Another market was the next port of call, this time selling a huge variety of fresh fruit and vegetables. There was also a smaller stall that was laden with jars of tahini and curious looking blocks called Halva. They are a sweet created from the tahini together with a variety of ingredients. Artemis informed us that the Greeks tend to eat Halva a lot during their religious festivals when they do not eat anything that contains blood. It was very tasty.

It was then time for another stop, a dried meat shop which has the only vertical garden in Athens. We weren't in this shop very long but we had the opportunity to try some Badormar (dried beef), washing it down with a shot of tsipouro.

A herb and spice shop was next, it smelt gorgeous, largely thanks to the array of fruit and herbal teas. I'll definitely be making a return trip to buy some before I go back to the UK. We also tried some mastik, a natural chewing gum that is only produced in Greece. It is said to be very good for your teeth and gums, neutralising the breath and strengthening the jaw. It was also tough to chew and without taste, I don't think I'll be replacing my Wrigley's with it anytime soon.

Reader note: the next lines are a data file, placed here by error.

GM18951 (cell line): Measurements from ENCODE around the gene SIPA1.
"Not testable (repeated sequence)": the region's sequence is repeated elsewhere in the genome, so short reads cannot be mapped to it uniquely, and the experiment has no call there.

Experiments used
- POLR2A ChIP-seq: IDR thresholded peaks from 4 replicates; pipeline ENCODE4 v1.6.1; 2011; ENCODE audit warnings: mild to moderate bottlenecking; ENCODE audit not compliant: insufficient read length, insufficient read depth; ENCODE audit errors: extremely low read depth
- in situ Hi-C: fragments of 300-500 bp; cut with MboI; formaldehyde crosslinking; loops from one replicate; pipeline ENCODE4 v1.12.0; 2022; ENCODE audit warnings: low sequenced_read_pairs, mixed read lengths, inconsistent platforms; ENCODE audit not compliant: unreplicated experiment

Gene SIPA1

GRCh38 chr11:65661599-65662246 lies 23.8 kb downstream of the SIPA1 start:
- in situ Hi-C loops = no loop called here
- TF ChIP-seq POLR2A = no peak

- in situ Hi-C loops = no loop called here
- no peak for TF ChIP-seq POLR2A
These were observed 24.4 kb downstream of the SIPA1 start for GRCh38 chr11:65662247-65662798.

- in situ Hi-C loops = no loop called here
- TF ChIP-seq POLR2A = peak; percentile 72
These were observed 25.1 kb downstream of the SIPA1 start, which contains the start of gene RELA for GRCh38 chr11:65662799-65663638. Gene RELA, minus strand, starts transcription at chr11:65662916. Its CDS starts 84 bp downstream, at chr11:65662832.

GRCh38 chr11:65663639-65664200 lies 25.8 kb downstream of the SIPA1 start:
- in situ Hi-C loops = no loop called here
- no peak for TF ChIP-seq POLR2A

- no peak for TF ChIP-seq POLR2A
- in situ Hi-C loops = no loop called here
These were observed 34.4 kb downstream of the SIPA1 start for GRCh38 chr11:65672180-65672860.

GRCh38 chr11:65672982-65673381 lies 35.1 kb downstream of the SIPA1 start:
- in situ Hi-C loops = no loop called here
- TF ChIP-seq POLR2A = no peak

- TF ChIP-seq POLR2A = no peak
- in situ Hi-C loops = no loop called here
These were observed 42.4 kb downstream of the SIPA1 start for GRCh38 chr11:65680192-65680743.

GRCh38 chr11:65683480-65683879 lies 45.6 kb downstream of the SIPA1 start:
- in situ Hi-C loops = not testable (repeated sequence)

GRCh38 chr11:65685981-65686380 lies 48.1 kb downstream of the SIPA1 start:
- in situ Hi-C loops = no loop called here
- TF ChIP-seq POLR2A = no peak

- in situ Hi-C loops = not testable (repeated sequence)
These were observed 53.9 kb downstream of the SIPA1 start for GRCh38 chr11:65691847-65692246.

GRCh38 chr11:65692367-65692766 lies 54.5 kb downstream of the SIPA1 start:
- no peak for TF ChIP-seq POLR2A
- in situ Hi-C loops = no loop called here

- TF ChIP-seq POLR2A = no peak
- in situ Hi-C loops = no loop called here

Another stop where my mouth watered as soon as we stepped through the door was a small café where we tried a piece of Galaktoboureko. Thick, warm custard sandwiched between two pieces of filo pastry and dusted with icing sugar. I'm not normally a fan of eating sweet things but this was just too good to pass up.